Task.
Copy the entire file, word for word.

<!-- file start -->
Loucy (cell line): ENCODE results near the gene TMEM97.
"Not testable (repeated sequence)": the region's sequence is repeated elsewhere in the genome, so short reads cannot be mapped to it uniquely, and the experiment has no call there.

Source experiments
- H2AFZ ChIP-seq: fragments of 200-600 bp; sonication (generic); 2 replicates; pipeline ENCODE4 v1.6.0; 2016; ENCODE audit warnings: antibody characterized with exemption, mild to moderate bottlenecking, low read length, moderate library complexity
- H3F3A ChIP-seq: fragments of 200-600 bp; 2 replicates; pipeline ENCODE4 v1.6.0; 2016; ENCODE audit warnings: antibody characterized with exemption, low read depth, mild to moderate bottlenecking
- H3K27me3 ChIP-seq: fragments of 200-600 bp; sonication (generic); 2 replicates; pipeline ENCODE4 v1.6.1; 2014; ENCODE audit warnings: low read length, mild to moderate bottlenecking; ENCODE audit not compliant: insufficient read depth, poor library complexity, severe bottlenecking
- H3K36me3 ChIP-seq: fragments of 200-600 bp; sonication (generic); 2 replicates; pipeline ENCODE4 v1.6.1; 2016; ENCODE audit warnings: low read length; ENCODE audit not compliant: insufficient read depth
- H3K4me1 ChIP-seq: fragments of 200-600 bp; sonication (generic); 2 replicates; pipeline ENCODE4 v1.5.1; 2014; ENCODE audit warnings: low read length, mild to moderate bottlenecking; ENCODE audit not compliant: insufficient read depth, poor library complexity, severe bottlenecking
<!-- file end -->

Loucy (cell line): ENCODE results near the gene TMEM97.
"Not testable (repeated sequence)": the region's sequence is repeated elsewhere in the genome, so short reads cannot be mapped to it uniquely, and the experiment has no call there.

Source experiments
- H2AFZ ChIP-seq: fragments of 200-600 bp; sonication (generic); 2 replicates; pipeline ENCODE4 v1.6.0; 2016; ENCODE audit warnings: antibody characterized with exemption, mild to moderate bottlenecking, low read length, moderate library complexity
- H3F3A ChIP-seq: fragments of 200-600 bp; 2 replicates; pipeline ENCODE4 v1.6.0; 2016; ENCODE audit warnings: antibody characterized with exemption, low read depth, mild to moderate bottlenecking
- H3K27me3 ChIP-seq: fragments of 200-600 bp; sonication (generic); 2 replicates; pipeline ENCODE4 v1.6.1; 2014; ENCODE audit warnings: low read length, mild to moderate bottlenecking; ENCODE audit not compliant: insufficient read depth, poor library complexity, severe bottlenecking
- H3K36me3 ChIP-seq: fragments of 200-600 bp; sonication (generic); 2 replicates; pipeline ENCODE4 v1.6.1; 2016; ENCODE audit warnings: low read length; ENCODE audit not compliant: insufficient read depth
- H3K4me1 ChIP-seq: fragments of 200-600 bp; sonication (generic); 2 replicates; pipeline ENCODE4 v1.5.1; 2014; ENCODE audit warnings: low read length, mild to moderate bottlenecking; ENCODE audit not compliant: insufficient read depth, poor library complexity, severe bottlenecking